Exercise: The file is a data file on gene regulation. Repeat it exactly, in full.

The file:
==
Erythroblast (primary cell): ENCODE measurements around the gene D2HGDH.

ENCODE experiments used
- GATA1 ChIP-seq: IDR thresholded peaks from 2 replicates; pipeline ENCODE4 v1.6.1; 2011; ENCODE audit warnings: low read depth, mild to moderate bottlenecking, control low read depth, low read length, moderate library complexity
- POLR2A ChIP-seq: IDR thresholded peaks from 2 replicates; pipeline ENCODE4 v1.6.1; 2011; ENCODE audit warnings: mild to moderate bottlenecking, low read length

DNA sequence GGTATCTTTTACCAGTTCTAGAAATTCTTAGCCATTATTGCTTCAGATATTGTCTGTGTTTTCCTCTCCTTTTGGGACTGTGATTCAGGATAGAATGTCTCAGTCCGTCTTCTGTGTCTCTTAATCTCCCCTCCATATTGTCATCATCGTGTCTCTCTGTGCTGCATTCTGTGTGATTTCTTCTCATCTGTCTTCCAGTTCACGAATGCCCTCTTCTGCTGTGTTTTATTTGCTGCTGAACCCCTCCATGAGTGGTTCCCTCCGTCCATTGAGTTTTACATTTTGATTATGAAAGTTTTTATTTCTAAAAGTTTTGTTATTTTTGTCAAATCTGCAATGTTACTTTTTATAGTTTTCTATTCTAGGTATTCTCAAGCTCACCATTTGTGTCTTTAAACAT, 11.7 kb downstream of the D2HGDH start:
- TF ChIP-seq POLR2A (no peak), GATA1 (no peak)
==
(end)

Erythroblast (primary cell): ENCODE measurements around the gene D2HGDH.

ENCODE experiments used
- GATA1 ChIP-seq: IDR thresholded peaks from 2 replicates; pipeline ENCODE4 v1.6.1; 2011; ENCODE audit warnings: low read depth, mild to moderate bottlenecking, control low read depth, low read length, moderate library complexity
- POLR2A ChIP-seq: IDR thresholded peaks from 2 replicates; pipeline ENCODE4 v1.6.1; 2011; ENCODE audit warnings: mild to moderate bottlenecking, low read length

DNA sequence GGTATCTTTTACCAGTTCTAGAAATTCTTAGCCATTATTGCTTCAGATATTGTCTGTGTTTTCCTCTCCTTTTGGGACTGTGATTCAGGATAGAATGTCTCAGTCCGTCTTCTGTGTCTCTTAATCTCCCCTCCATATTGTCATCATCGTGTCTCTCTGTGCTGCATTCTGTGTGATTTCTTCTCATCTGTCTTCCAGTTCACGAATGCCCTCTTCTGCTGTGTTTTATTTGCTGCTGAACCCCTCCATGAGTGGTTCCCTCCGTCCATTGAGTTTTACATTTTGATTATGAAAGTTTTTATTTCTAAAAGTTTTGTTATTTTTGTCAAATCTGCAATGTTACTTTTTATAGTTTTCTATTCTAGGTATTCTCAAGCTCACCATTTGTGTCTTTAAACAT, 11.7 kb downstream of the D2HGDH start:
- TF ChIP-seq POLR2A (no peak), GATA1 (no peak)